Open letter to Gwede Mantashe

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RECENTLY South African National Congress’s (ANC) Gwede Mantashe made headlines in that country.
The ANC secretary-general spoke so knowledgeably about how his country should shy away from copying the Zimbabwe example of how to address the land question in South Africa.
“Look at Zimbabwe,” he said.
“It used to be the bread basket of Africa.
“Today it imports almost everything.
“The Zimbabwean dollar has disappeared.
“This economy will disappear if that is the example we want to follow.”
Hold it Mr secretary-general of Africa’s oldest liberation movement.
We have no problem with any utterances at all.
If they come from the depth of a man’s heart, let them ooze out without any worries.
But now here is the problem.
For the record, in a deep analysis of those utterances, Mantashe is not speaking for all South Africans.
He is not speaking for the grassroots men and women caught up in the slums of Diepsloot, Thembisa and Alexandra.
Neither is he speaking on behalf of those millions who call only just, but glare longingly and salivate as the traditional Boer farmers continue reaping huge profits on those lush lands of Mzansi.
While such statements can only manifest to score political points, they do not take away the realities of the land grabs which have created and maintained an elite rich South African white minority and a poor black majority.
Afro Jazz legend, Letta Mbulu penned a song of all time when she proclaimed that, “Umhlaba wakithi bo usemi ndawonye, akukho mehluko kulelizwe. “Bakhona abanye abakithi abasibona sikhululekile kodw’ umtshotshaphansi uthi not yet Uhuru,” loosely translated to “Our world is still at a standstill, there is no difference.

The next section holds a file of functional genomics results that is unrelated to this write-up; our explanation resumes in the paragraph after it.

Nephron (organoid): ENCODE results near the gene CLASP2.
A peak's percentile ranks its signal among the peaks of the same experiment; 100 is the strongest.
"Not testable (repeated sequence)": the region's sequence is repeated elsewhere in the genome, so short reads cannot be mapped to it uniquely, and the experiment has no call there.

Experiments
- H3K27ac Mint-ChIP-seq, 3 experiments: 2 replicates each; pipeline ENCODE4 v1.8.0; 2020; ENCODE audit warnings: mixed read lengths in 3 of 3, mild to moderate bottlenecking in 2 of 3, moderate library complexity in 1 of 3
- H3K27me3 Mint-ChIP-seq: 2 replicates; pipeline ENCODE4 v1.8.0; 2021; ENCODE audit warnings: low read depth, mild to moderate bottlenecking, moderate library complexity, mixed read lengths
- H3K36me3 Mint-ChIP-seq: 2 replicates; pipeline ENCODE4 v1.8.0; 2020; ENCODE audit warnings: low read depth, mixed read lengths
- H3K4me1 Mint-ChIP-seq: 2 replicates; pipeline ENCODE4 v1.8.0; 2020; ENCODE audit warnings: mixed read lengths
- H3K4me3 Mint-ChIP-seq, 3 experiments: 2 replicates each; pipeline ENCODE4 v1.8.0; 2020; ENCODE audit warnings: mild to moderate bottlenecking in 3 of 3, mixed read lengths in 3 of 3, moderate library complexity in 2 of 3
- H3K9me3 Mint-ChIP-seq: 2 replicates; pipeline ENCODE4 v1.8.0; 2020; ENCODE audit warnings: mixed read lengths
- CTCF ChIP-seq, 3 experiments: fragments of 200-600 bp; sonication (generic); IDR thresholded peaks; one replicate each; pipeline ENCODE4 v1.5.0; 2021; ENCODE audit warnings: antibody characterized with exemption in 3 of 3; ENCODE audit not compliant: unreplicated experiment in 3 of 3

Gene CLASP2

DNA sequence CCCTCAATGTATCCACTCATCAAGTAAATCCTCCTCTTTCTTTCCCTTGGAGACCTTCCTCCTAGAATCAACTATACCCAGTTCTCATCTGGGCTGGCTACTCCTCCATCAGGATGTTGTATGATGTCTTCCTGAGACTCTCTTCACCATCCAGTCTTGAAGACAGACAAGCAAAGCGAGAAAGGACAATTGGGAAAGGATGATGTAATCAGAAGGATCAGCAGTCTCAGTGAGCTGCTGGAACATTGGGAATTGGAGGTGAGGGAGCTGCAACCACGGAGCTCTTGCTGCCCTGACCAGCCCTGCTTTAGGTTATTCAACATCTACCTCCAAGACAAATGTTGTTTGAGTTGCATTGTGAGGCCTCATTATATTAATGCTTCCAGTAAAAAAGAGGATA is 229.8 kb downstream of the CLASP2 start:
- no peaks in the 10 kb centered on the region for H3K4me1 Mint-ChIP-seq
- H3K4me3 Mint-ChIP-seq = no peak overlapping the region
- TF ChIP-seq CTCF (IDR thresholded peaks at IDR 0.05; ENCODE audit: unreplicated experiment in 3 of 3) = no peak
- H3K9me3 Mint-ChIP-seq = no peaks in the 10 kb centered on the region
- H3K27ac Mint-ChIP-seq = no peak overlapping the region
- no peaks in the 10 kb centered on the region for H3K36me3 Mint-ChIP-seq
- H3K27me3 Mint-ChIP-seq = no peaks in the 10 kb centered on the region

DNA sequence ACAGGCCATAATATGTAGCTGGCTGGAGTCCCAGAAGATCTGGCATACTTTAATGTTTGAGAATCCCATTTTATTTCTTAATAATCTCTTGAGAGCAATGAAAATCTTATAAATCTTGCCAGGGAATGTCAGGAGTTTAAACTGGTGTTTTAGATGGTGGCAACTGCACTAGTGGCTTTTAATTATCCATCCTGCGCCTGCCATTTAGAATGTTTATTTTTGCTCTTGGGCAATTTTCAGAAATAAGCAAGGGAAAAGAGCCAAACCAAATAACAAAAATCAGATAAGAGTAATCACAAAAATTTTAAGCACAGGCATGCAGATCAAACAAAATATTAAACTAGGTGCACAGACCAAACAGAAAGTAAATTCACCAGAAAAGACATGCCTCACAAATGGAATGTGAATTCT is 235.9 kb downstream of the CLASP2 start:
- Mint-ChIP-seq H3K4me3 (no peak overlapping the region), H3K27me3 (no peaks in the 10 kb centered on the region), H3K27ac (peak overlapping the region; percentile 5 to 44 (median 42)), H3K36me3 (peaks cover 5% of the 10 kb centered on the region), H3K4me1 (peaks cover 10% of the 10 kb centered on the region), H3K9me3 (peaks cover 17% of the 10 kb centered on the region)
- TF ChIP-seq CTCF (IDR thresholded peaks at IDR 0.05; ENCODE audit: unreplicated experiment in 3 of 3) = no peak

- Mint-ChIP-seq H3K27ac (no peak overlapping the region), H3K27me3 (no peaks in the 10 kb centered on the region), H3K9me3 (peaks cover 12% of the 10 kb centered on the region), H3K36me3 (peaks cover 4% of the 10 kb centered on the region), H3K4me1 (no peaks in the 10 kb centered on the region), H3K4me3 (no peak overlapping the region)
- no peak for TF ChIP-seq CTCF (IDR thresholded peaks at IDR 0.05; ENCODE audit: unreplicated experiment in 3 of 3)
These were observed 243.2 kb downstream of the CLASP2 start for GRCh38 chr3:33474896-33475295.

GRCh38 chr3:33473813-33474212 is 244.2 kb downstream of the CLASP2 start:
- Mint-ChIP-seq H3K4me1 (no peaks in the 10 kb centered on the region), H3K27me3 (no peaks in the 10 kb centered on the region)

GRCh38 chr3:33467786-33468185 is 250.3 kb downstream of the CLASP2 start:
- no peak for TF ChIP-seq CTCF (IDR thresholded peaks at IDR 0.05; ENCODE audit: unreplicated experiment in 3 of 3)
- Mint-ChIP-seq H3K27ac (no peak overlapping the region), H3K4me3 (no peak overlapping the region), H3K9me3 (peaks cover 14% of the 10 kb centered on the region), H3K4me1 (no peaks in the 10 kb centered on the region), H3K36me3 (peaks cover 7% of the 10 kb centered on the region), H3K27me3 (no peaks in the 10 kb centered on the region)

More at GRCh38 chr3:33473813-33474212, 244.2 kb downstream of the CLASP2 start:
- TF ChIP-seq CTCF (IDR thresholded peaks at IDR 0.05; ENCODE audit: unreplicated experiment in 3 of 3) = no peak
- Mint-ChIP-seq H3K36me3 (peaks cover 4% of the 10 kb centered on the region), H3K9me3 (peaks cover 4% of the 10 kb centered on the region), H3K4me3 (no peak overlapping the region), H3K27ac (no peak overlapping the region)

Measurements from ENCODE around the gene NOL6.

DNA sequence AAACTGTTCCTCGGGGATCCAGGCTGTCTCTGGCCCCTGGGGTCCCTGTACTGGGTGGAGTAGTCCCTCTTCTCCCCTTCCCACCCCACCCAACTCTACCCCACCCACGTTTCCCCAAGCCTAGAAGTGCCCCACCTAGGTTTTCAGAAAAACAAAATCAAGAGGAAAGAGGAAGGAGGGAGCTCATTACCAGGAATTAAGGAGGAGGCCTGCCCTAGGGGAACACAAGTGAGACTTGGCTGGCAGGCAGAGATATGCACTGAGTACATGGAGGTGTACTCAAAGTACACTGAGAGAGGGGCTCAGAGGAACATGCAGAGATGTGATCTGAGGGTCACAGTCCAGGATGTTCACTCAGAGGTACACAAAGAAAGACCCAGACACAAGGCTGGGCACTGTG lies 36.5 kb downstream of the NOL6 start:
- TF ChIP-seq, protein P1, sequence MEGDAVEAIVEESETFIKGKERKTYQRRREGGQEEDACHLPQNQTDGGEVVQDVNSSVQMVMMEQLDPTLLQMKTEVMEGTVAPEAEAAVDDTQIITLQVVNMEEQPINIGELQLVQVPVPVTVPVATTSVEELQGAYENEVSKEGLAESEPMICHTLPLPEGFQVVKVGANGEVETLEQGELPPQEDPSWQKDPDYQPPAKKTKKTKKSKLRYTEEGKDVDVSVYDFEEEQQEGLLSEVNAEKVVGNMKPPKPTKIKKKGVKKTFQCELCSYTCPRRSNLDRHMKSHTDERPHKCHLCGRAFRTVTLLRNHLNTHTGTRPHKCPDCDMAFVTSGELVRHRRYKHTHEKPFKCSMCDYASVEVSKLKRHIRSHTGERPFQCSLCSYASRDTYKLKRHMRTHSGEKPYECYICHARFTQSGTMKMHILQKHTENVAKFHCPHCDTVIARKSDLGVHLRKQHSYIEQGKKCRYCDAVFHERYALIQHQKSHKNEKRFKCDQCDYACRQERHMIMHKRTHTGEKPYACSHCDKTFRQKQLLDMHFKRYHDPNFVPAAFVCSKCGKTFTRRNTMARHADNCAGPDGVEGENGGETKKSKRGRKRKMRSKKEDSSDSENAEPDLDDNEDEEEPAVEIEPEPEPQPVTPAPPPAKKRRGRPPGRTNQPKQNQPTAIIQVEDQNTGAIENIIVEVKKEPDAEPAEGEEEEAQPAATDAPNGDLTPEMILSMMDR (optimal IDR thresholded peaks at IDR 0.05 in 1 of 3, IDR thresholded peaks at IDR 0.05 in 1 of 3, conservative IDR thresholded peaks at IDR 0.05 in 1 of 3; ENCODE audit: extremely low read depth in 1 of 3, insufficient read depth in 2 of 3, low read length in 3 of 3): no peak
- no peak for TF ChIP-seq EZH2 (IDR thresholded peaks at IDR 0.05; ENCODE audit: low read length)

“There are some who say we are now independent, but the underground says, not yet Uhuru.”
The completion of Uhuru cannot be divorced from the harsh realities of a true emancipation when legitimate owners of the land and its resources fully control it.
Did Mantashe intend to have his statements recorded for all to see, or it was just a lapse of concentration sometimes so well played out in many a politician’s career.
One wonders how he can straddle the whole of rural South Africa, the farmlands and the slums and afford to sleep when it is still evident that while so much has been done, there is still so much to do in so little time.
The South African majority has spoken through violent protests, demonstrations and day in day out calls that unless the land is redistributed, that country is sitting on a time bomb.
When that day of explosions comes, Cde Mantashe should certainly be there to witness people power in the face of neglecting a completion of any revolution.
But maybe the biggest injustice in those statements is when the ANC secretary- general keeps on drawing the Zimbabwean template as an example.
We are far different from the scenario which he and a few of his fellow party members might anticipate.
We have chosen to write our own story and far from being caught in a crisis seen by outsiders, we are singing our own ‘Uhuru is here’ song.